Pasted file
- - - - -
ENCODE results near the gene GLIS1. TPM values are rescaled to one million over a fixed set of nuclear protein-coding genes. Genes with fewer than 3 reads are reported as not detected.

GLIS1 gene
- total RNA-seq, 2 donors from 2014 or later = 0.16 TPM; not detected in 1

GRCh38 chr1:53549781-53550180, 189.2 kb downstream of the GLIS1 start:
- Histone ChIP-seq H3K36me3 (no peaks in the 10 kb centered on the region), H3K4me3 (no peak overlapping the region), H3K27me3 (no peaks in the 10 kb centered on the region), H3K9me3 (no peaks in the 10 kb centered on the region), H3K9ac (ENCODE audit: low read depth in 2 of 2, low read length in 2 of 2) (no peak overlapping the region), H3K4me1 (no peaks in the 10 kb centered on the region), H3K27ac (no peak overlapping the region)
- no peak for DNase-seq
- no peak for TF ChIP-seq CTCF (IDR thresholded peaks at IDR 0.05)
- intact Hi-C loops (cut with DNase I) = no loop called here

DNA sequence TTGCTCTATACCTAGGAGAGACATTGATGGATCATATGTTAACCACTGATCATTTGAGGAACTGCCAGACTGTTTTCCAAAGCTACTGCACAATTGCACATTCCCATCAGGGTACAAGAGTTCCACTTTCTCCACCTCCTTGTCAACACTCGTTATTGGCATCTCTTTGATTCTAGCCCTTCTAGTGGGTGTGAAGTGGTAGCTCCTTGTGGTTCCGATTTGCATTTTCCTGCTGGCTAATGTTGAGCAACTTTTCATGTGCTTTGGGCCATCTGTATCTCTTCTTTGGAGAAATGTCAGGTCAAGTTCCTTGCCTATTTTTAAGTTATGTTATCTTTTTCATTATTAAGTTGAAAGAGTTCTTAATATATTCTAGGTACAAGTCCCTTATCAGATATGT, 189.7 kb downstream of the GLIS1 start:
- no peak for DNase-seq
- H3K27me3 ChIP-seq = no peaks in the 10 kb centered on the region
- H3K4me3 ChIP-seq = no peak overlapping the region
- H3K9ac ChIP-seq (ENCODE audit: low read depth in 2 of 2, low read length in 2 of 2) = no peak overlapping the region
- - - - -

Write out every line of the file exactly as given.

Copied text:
ENCODE results near the gene GLIS1. TPM values are rescaled to one million over a fixed set of nuclear protein-coding genes. Genes with fewer than 3 reads are reported as not detected.

GLIS1 gene
- total RNA-seq, 2 donors from 2014 or later = 0.16 TPM; not detected in 1

GRCh38 chr1:53549781-53550180, 189.2 kb downstream of the GLIS1 start:
- Histone ChIP-seq H3K36me3 (no peaks in the 10 kb centered on the region), H3K4me3 (no peak overlapping the region), H3K27me3 (no peaks in the 10 kb centered on the region), H3K9me3 (no peaks in the 10 kb centered on the region), H3K9ac (ENCODE audit: low read depth in 2 of 2, low read length in 2 of 2) (no peak overlapping the region), H3K4me1 (no peaks in the 10 kb centered on the region), H3K27ac (no peak overlapping the region)
- no peak for DNase-seq
- no peak for TF ChIP-seq CTCF (IDR thresholded peaks at IDR 0.05)
- intact Hi-C loops (cut with DNase I) = no loop called here

DNA sequence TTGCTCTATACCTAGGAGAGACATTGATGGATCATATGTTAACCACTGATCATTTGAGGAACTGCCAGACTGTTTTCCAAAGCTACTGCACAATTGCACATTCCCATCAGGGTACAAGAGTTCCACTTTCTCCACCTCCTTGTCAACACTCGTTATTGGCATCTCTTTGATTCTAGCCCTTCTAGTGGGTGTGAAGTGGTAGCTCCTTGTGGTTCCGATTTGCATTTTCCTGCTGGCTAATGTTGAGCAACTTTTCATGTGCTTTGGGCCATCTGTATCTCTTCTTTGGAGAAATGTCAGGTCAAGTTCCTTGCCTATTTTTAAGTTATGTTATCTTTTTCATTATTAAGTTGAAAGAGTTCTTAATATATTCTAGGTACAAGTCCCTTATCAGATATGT, 189.7 kb downstream of the GLIS1 start:
- no peak for DNase-seq
- H3K27me3 ChIP-seq = no peaks in the 10 kb centered on the region
- H3K4me3 ChIP-seq = no peak overlapping the region
- H3K9ac ChIP-seq (ENCODE audit: low read depth in 2 of 2, low read length in 2 of 2) = no peak overlapping the region